Stephen Prothero is a professor of religion at Boston University and an accomplished author. He has made a name for himself over the last decade writing about religious illiteracy in America (of our own faiths) and religious ignorance worldwide when it comes to other faith-systems. His latest book is called God is Not One and explores the “eight major world religions” and how they differ from one another. Prothero’s main argument is against those who argue that all the major religions are basically the same below the surface. The goal of his book is to demonstrate that the major world religions are not only different in practice and expression but also in doctrine and worldview. Anyone who has spent significant time reading in the world religions or actually talking to people of different faiths would agree with Prothero’s proposition. The world religions are not the same. They don’t teach the same things about god, about man, about the world, or about hope for the future. Because they have different basic theological views, they have different conclusions about what men and women need to do to experience full life here and forever (if they even have the forever category).
But as Stan Guthrie so eloquently describes in his review of Prothero’s book in Books & Culture, the attempt by a western academic to give equal validity to every religious system (even in the name of education) actually demonstrates the worldview of the writer. This is not surprising (as Guthrie points out) because it really is impossible to write apart from the presuppositions you bring to a discussion. The only way to fairly write about a topic like religion is to explain your presuppositions before you begin. In this way, you are honest that you are not only writing about a topic but you are also evaluating different positions. In an attempt to be fair and unbiased in order to present every religion in the best possible light, the author is actually presenting a western agnostic worldview position. This view says that we should understand all religions, but not critique any religions – that would be intolerant. Of course, this sounds good in theory but is impossible to actually live in.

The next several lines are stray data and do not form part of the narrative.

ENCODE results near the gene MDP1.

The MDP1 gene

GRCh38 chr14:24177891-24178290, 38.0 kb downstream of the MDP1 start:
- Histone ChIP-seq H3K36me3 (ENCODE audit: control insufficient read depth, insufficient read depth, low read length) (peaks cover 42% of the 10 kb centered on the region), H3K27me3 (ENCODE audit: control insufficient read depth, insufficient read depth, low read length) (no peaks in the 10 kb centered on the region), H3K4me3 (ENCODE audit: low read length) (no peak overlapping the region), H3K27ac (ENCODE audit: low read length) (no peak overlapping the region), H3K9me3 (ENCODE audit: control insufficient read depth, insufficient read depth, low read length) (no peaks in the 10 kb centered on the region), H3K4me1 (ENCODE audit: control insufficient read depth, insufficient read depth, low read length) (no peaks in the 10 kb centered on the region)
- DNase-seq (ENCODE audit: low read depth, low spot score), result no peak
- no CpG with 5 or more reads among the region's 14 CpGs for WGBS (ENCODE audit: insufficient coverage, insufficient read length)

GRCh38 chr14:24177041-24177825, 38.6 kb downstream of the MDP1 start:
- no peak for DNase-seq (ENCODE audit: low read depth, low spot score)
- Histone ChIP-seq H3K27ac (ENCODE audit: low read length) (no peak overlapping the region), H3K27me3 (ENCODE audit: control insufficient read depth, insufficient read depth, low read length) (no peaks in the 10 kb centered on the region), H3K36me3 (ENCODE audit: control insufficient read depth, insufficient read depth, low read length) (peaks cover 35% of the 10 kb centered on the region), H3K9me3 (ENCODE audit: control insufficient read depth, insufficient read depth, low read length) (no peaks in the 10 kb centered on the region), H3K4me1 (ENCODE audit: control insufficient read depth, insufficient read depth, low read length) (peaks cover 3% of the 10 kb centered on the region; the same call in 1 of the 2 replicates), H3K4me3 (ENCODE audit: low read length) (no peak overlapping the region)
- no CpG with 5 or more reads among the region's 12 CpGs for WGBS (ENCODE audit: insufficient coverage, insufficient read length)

What I mean is Prothero is advocating a position of educated agnosticism – learn but don’t make value judgments. But people can’t live without making value judgments. We make decisions every day about how we use our time, our money, our energy, our mind, our parenting, our careers, our hobbies, etc. in light of what we actually believe about the world. My point is that objectivity is an illusion. True agnosticism (an epistemological position that says real truth is unknowable) is popular because it allows the individual to deflect commitment to one worldview and seems genuinely humble. But to hold a position that I am above all other worldviews and can therefore see the good in all religions is not actually listening to what the religious systems themselves are saying and is therefore arrogant. The different religious systems are not just different, they are mutually exclusive. You cannot believe God is Trinity (Christianity) and God is Unitary (Islam) at the same time. And you don’t handle either religion fairly to simply explain how these two positions are different while acting like you are on the outside of the discussion. As Guthrie says in his review, the question in discussing religion is not just pragmatics (does this faith system work) but is ontology (is this faith system true in describing what actually is).
I appreciate Prothero’s goal of wanting everyone in the world to be more informed about the differences between world religions. This would especially help in loving our neighbor and in global politics. But we cannot be fair and generous in our description while ignoring our own convictions. To talk about worldview without discussion of our own is to buy into the illusion of objectivity.